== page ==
WASHINGTON — Anthony Scaramucci is out as White House communications director after just 11 days on the job — and just hours after former Gen. John Kelly took over as President Donald Trump's new chief of staff.
Hoping to turn the page on a tumultuous opening chapter to his presidency, Trump had insisted earlier Monday that there was "no chaos" in his White House as he swore in the retired Marine general as his second chief of staff.
Not long after, Scaramucci, who shocked many with his profane outburst last week against then-chief of staff Reince Priebus, was gone.
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In the words of the White House announcement, he was leaving because he "felt it was best to give Chief of Staff John Kelly a clean slate and the ability to build his own team." The three-sentence release concluded, "We wish him all the best."
The statement about Scaramucci's departure used the same "clean slate" language that departing press secretary Sean Spicer used to describe his own reason for resigning the day Trump brought Scaramucci aboard.
Spicer remained in the White House on Monday, saying he was there to assist with the communications transitions.
As the Scaramucci news spread, Kelly was in the East Room smiling and taking pictures with guests who were gathering for a Medal of Honor presentation.
Earlier, in an Oval Office ceremony, Trump predicted Kelly, who previously served as Homeland Security chief, would do a "spectacular job." And the president chose to highlight the rising stock market and positive jobs outlook rather than talk about how things might need to change in his White House under Kelly.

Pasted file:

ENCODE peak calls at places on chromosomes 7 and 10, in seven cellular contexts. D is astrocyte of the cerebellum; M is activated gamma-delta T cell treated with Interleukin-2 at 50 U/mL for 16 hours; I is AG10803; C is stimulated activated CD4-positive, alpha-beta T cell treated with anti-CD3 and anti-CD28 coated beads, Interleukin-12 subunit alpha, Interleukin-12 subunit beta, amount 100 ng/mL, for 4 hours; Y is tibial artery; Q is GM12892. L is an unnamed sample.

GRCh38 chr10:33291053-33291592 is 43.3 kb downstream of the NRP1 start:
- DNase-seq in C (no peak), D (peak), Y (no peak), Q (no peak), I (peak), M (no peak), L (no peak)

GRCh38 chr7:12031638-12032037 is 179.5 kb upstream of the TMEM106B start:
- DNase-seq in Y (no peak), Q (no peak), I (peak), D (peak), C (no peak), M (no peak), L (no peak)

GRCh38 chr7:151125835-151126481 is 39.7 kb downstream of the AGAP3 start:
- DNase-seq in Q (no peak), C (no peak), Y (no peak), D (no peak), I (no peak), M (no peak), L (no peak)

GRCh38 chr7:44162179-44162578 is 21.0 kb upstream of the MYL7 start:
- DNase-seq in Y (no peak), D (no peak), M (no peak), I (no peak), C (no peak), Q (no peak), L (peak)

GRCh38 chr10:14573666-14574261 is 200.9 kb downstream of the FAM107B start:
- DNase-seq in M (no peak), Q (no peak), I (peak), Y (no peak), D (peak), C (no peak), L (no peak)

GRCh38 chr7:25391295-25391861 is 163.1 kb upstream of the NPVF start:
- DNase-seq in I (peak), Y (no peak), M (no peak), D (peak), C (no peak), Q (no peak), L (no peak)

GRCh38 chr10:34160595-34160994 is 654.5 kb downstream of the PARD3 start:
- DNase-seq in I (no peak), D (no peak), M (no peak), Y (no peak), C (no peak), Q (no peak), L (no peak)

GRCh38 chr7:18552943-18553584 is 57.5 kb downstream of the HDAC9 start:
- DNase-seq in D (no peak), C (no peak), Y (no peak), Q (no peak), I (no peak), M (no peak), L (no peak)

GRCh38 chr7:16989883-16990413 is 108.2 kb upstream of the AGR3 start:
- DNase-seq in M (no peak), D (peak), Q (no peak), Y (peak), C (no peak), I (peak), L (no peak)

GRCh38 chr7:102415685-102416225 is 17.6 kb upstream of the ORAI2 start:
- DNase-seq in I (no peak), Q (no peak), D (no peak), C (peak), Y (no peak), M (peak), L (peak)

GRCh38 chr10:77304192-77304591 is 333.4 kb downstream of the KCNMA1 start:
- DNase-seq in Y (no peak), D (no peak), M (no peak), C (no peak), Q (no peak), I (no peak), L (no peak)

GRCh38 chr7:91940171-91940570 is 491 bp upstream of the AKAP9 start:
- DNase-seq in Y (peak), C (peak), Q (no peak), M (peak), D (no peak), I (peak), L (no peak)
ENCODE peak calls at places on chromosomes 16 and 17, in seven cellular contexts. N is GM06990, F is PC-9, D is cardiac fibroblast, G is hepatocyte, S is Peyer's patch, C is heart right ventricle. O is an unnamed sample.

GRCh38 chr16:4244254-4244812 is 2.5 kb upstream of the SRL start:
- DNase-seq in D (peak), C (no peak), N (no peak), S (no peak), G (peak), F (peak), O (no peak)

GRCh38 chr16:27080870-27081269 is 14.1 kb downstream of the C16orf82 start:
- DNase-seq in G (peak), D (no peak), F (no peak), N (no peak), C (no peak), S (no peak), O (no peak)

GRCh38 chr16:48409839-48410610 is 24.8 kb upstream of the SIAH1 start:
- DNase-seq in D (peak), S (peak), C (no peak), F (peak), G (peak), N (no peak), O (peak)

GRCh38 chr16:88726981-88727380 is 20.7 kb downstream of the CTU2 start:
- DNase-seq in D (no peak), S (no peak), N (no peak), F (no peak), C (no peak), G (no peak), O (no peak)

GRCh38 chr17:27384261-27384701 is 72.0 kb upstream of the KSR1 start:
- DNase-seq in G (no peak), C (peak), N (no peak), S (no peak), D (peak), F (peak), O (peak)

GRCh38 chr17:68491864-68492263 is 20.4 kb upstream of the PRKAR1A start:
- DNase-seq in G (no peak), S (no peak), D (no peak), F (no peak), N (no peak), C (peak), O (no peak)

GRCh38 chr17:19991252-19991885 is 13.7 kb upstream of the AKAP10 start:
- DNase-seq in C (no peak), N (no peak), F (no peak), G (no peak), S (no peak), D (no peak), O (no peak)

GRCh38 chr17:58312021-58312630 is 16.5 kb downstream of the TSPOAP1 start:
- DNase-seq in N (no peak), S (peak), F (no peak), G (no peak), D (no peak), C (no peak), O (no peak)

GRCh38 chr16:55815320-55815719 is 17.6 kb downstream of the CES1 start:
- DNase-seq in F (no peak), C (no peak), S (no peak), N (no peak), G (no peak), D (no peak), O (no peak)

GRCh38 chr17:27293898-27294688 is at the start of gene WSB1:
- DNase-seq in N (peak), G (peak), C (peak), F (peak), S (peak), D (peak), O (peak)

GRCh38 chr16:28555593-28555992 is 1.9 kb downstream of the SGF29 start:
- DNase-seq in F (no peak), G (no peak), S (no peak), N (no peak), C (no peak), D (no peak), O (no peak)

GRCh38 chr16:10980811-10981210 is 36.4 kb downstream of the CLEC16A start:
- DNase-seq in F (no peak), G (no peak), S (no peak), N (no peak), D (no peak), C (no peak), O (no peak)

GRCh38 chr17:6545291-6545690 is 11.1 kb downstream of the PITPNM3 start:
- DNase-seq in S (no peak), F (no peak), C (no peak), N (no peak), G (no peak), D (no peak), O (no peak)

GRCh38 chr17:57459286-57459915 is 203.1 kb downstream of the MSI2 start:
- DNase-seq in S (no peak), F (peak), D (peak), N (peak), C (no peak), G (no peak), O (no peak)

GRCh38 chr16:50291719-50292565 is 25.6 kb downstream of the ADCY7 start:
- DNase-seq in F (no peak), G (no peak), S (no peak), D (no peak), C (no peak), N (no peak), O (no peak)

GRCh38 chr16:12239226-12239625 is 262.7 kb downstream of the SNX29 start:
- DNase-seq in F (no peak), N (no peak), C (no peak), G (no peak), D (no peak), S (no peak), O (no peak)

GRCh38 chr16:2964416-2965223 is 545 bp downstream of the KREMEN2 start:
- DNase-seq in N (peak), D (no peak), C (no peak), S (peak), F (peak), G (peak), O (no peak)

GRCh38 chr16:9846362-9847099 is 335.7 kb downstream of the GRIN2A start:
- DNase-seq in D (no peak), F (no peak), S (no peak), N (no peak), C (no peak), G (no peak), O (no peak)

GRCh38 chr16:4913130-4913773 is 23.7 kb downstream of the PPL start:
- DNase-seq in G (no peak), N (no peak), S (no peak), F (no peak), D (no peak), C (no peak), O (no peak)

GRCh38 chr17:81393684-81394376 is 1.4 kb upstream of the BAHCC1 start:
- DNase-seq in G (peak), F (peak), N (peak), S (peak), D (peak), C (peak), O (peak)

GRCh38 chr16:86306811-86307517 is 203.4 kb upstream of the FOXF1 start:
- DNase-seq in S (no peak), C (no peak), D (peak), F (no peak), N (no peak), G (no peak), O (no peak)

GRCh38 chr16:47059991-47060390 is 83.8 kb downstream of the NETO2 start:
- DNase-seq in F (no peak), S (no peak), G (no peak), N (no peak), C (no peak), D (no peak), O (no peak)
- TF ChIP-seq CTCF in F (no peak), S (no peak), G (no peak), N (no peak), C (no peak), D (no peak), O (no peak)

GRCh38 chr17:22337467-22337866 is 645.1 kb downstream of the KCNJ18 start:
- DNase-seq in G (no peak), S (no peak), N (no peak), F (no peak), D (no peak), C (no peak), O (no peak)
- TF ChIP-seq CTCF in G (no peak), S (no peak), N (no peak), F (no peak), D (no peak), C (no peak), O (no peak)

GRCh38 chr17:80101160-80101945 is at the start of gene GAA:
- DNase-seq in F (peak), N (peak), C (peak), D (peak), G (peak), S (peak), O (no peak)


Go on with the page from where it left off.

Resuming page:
Trump on Friday ousted Priebus as chief of staff and turned to Kelly, who he hopes will bring military discipline to an administration weighed down by a stalled legislative agenda, infighting among West Wing aides and a stack of investigations.
Scaramucci's brief tenure shoved internal White House disputes into the open. In media interviews, he trashed Priebus as a "leaker" and senior White House aide Steve Bannon as a self-promoter. One of Scaramucci's first — and it turns out only — acts was to force out a communications aide seen as loyal to Priebus.
Spicer, Priebus and Bannon had all objected to Trump's decision to hire Scaramucci, who would have reported directly to the president.
While Trump is looking for a reset, he pushed back against criticism of his administration with this tweet: "Highest Stock Market EVER, best economic numbers in years, unemployment lowest in 17 years, wages raising, border secure, S.C.: No WH chaos!"
In fact, economic growth averaged 2 percent in the first half of this year, a pace Trump railed against as a candidate and promised to lift to 3 percent. The stock market first hit a record under President Barack Obama and has kept growing. The unemployment rate, too, started to decline on Obama's watch. And wage gains have been weak.
Trump on Monday convened his first Cabinet meeting with Kelly at his side, telling his team it is "doing incredibly well" and "starting from a really good base." On how he would deal with rising tensions with North Korea, Trump said only: "It will be handled."